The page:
Ten years ago today, I started working as a doctor.
Ten years of service, the biggest lesson I learnt is, the greatest regret a person could feel in his life is because he was not good enough to his parents. Did not spend enough time, did not act kindly enough.
I learnt that, no matter how stressed I become while at work, it is often reduced when I listen and talk to the patients.
I learnt that we understand more about life when we understand death. We live life better when we embrace that death is surely a part of life.
I learnt that positive thinking attracts positive surrounding.
Ten years in service, I realize that no matter how advanced technology is, sometimes we need to rely on our instincts, an our patients’ instincts too.
I learnt that, if we really wanted to help, we could always find the way to help, even if it is not what we planned to do at the first place.
I understand that everyone has 24 hours, but you need to be wise to use it fully.
It is from the early years of service that I learnt, if we wanted to do something, there is no such excuse as ‘being post call’ or ‘too busy with work’. If doctors use that excuse all the time, the only things we see are patients in their beds, and our own beds. I learnt that we should go wherever we needed to go, whenever we needed to.
I learned that every specialty has its importance, and we should never look down on others. If we think we know more, then we should educate. If we think people look down on us, perhaps there really are things that we should learn about more.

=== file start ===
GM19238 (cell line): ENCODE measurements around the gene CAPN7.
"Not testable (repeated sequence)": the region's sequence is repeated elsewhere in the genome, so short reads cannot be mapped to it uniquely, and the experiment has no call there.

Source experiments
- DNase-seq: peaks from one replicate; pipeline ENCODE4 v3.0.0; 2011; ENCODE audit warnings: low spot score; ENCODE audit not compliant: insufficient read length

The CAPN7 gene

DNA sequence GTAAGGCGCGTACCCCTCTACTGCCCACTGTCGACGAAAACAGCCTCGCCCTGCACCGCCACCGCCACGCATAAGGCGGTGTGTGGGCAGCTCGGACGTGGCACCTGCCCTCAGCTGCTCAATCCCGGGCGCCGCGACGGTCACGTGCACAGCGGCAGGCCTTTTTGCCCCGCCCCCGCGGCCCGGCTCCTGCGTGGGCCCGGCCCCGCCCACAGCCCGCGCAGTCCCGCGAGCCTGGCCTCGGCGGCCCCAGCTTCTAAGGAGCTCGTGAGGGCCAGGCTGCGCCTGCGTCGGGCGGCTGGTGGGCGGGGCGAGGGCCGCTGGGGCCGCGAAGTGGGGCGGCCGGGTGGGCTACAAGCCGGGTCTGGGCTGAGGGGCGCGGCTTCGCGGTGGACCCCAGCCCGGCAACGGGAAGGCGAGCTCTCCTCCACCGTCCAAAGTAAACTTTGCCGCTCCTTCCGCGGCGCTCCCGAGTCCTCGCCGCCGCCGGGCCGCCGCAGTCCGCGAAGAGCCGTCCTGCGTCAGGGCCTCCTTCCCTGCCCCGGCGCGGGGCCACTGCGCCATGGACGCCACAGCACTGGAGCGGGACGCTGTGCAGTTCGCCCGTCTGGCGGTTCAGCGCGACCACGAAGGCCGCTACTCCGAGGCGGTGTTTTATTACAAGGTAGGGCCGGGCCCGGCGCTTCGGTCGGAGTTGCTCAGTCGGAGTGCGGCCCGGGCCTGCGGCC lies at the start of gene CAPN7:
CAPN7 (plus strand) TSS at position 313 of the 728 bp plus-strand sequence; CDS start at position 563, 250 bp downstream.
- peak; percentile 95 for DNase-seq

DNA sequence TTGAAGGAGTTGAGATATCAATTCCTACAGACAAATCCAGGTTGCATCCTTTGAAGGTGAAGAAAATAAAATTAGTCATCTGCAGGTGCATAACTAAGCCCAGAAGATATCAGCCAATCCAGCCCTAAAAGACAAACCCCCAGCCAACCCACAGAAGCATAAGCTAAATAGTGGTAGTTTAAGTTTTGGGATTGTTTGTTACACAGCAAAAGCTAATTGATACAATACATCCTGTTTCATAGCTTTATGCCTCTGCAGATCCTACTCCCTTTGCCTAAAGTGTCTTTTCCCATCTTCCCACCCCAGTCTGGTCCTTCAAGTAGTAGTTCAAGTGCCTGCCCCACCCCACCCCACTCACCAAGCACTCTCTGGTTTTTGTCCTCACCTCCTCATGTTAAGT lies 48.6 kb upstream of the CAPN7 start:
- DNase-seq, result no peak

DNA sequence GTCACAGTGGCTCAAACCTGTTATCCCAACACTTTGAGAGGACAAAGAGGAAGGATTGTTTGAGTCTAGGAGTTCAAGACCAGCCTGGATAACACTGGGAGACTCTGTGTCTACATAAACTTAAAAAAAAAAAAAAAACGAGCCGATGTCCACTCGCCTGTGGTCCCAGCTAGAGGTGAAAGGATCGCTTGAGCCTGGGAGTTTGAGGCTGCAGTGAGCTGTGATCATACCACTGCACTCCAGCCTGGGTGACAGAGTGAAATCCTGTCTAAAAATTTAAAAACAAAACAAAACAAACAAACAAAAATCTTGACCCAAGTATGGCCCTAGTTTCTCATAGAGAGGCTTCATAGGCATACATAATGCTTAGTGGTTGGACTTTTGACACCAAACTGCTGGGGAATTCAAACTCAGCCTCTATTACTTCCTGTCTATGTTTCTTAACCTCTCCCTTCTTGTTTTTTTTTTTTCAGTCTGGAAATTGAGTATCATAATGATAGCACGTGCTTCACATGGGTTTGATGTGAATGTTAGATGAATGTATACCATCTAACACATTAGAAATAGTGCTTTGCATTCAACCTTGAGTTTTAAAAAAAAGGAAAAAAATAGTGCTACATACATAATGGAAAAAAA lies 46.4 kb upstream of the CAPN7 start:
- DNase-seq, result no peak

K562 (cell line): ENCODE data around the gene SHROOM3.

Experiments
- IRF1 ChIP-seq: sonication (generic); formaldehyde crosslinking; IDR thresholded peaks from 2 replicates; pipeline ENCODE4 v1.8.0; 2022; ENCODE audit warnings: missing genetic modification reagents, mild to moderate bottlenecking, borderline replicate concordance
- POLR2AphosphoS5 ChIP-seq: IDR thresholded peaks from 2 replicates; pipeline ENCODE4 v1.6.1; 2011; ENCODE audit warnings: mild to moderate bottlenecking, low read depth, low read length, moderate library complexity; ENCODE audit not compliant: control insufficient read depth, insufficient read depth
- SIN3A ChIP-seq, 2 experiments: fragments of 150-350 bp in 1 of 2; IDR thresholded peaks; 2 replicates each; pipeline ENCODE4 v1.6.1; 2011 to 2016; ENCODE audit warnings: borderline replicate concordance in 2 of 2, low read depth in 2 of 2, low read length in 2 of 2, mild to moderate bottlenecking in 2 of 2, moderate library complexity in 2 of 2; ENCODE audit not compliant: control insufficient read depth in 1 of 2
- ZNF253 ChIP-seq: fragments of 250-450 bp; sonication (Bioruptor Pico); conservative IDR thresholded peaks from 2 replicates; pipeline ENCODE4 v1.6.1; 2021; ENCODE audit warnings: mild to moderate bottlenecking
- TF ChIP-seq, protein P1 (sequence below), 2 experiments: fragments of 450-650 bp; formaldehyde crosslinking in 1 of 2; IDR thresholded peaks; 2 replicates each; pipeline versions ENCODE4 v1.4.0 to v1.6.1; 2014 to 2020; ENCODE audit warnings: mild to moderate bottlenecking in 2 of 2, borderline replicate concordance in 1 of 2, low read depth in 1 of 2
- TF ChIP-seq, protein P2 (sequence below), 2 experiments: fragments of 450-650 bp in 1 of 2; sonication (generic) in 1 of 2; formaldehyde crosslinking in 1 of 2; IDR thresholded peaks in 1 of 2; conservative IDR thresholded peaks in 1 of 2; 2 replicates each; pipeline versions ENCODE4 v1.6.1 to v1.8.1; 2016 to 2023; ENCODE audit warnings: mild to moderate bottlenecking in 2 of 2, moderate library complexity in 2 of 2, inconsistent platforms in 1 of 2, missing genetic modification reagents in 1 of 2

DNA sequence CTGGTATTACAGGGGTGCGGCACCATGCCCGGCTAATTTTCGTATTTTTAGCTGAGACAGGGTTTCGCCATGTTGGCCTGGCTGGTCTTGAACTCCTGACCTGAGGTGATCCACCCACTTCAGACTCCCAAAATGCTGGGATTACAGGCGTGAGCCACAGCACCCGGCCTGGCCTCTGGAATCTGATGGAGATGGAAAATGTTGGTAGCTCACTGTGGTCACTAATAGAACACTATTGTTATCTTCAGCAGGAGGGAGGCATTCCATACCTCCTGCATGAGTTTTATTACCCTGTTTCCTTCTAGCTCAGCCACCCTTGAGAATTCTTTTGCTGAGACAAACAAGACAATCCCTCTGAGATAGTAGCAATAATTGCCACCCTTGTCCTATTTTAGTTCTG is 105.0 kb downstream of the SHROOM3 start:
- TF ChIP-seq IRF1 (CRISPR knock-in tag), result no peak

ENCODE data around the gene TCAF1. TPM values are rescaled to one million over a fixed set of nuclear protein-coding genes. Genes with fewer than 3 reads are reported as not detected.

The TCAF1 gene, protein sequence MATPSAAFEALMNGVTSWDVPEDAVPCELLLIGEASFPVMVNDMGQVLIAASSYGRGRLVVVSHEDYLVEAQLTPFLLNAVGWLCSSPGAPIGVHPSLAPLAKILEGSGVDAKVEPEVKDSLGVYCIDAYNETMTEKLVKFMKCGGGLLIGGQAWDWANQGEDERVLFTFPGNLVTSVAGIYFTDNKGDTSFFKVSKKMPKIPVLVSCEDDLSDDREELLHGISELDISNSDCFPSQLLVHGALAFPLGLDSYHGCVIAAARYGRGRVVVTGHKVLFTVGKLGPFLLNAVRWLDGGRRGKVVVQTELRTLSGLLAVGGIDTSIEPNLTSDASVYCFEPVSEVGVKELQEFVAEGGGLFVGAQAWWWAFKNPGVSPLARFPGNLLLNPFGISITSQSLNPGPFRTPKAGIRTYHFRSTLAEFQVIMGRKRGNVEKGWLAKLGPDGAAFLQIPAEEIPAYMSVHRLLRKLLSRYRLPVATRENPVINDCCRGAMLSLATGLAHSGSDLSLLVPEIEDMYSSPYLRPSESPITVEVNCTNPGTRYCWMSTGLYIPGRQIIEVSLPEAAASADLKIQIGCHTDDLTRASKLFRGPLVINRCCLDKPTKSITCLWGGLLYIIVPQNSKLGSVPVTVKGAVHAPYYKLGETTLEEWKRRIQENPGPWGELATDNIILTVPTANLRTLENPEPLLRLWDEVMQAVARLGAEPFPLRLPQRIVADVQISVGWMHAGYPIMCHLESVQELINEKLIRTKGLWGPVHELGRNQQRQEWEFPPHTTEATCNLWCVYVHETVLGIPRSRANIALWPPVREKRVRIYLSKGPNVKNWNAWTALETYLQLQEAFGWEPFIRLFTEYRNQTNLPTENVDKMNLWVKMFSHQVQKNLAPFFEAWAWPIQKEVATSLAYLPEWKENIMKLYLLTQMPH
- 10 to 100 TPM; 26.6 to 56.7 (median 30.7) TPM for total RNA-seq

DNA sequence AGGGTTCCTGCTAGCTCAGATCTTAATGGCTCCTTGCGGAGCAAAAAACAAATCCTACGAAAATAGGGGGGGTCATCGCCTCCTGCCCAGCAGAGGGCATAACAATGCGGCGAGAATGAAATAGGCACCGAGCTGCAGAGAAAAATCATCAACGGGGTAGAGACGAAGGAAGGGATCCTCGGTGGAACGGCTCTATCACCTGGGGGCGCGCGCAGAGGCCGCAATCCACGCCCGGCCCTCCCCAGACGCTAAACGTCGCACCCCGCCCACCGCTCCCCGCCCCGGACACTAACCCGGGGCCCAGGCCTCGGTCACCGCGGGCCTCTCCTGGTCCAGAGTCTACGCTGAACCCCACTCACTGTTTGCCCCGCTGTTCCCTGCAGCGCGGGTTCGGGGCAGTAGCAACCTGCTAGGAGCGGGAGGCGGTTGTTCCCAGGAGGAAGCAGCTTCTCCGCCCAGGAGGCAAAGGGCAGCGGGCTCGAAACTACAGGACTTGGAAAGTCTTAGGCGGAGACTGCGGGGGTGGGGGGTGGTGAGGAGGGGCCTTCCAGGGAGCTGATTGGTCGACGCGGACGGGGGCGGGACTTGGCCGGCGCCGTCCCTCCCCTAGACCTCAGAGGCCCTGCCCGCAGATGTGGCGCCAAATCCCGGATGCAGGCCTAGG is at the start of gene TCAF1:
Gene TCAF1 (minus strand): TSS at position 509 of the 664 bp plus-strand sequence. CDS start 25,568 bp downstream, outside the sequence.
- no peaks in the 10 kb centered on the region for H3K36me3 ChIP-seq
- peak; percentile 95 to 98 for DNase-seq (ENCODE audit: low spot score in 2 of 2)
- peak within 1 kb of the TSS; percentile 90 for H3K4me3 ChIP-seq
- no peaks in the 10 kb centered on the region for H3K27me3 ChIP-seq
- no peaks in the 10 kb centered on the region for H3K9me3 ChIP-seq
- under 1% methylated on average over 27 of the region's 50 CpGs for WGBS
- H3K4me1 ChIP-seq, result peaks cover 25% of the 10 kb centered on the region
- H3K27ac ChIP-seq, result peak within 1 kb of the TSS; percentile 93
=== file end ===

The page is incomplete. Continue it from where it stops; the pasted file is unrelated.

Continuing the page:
I learnt that doctors are fighters because we see too much suffering with our own eyes. Even when others don’t appreciate it, even when people call us names, we still fight for them.
I learnt that anger consumes energy. Too much energy.
I learnt that humility and gentleness goes a long way, even when many fellow Asians don’t agree with being gentle, thinking “people won’t listen to gentle people”. Trust me, being humble, kind and gentle is the right thing to do. No matter what the outcome is, people will never be able to blame us for being just that.
And I’m still struggling.
I learnt that honesty is the best policy. An honest doctor, an honest nurse, and yes, an honest patient. If a patient lies to a doctor/nurse, he would bring detriment to his own health and people around him.
I learnt that there is no point doing something if you expect something in return from that person. Help someone because it is the right thing to do. But he will never be able to pay you back, because of his imperfections.
Ten years in service, in a field where science is supposed to top others, I believe in God even more than when I started off.
Yes, science could cure some infections, detect cancer early, open up blood vessels, make a blind person see again.